In 1993, a study from the Universities of Calgary and Georgia reported a high prevalence of mercury resistance in human fecal flora with resistance to two or more antibiotics . The authors also studied mercury- and antibiotic-resistance in six adult monkeys before amalgam fillings were placed, while they were in place and after replacement with glass ionomer fillings in four of the monkeys . For five weeks after the placement of amalgams and five weeks after replacement with glass ionomers, the monkeys showed an increased proportion of mercury- and ampicillin-resistant organisms in the oral and intestinal floras. There was no increase in tetracycline-resistant organisms. The authors conclude that amalgam fillings may be a factor in worldwide antibiotic resistance and that human studies should be conducted. But it was impossible to correlate the presence or number of amalgam fillings in the humans with mercury- or antibiotic-resistance since the amalgam status was not reported [3,4] Shearer called the reported resistance to ampicillin in the monkeys as "inconsistent (and unexplained)." 
Other studies have failed to show a significant correlation between mercury in amalgam fillings and antibiotic resistance. In a 1996 human study comparing ten patients with a mean number of 19 amalgam filling surfaces had their amalgam fillings removed . Ten patients without amalgam fillings served as a control group. There were no significant differences in mercury or antibiotic resistance between the amalgam and nonamalgam group detected in the oral microflora, but patients in the amalgam group showed a small but statistically insignificant increase in mercury- and antibiotic resistant organisms in the intestinal flora. There was a significant correlation between the prevalence of mercury- and multiple antibiotic-resistance in the intestinal flora. The authors conclude that amalgam fillings do not seem to be a significant factor in the development of mercury- or antibiotic-resistant organisms in the oral and intestinal flora, but do not rule out significant effects in certain groups of patients, e.g., immunocompromised patients.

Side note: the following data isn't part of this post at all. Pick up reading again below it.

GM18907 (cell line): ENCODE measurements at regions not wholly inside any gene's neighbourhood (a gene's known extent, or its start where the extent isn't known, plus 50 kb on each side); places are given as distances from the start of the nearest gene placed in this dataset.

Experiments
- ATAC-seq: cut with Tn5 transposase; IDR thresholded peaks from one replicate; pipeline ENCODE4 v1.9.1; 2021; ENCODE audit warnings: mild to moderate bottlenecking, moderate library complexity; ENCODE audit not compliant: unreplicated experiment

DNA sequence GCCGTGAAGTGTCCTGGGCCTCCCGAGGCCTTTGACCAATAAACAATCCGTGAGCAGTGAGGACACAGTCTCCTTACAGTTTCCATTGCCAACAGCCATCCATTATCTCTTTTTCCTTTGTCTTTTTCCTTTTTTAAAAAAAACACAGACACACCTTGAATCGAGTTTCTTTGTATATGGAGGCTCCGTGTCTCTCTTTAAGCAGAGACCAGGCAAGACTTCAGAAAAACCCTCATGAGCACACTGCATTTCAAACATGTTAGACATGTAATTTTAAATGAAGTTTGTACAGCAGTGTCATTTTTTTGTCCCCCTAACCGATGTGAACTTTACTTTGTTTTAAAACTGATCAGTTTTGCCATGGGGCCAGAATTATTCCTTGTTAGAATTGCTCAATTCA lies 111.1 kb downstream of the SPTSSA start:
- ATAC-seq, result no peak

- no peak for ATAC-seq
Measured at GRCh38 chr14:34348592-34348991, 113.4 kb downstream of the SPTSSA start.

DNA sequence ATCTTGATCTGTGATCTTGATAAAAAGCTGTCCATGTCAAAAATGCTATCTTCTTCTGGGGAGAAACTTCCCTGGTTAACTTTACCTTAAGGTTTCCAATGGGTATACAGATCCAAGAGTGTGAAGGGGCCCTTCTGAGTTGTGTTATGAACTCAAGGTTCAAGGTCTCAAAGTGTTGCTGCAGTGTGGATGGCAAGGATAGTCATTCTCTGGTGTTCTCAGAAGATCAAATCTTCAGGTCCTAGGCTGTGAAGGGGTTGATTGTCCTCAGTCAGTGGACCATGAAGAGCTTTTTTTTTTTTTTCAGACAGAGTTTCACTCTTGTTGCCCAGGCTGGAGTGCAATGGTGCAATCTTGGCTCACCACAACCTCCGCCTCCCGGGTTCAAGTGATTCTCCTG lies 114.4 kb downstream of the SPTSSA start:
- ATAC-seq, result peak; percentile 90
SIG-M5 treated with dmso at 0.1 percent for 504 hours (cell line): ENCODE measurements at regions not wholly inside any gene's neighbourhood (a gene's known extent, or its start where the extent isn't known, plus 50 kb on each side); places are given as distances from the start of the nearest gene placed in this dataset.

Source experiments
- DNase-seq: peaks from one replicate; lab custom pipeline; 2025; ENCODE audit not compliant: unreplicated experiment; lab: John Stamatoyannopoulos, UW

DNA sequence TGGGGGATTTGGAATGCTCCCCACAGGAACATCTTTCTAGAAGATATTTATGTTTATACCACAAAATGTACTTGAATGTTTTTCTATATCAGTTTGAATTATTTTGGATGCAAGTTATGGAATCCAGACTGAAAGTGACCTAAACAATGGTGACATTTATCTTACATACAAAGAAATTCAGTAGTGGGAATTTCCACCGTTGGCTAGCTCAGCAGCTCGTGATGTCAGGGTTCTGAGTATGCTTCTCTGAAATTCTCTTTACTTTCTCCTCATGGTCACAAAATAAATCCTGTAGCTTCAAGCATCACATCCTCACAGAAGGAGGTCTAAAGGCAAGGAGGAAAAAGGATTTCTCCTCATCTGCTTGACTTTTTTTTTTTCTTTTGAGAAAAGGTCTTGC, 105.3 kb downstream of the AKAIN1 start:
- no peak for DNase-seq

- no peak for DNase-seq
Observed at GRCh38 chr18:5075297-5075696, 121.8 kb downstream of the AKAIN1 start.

Mercury and multiple antibioticresistance was studied in 1995 in 191 people in three groups: those with dental amalgam, those that had their amalgam fillings removed, and those with no known exposure to amalgams . There were no significant differences between the groups in mercury- or antibiotic-resistance in the intestinal gram-negative aerobic microflora. In a similar study published in the year 2000 by the same group of investigators in 209 people, the minimal inhibitory concentrations of cefuroxime, penicillin, tetracycline, or mercury to 839 strains of Streptococcus mutans were not different in any of the groups. They concluded, "mercury derived from dental amalgam fillings did not select resistant S. mutans strains." 
Dr. Wahl practices dentistry in Wilmington, Delaware. This article was originally published in Quintessence International 32:696-710, 2001, and is reproduced here with the kind permission permission of Quintessence Publishing Co. The author thanks Drs. J. Rodway Mackert, Ivar A. Mjör, and Fred Eichmiller for reading the manuscript and offering several helpful suggestions.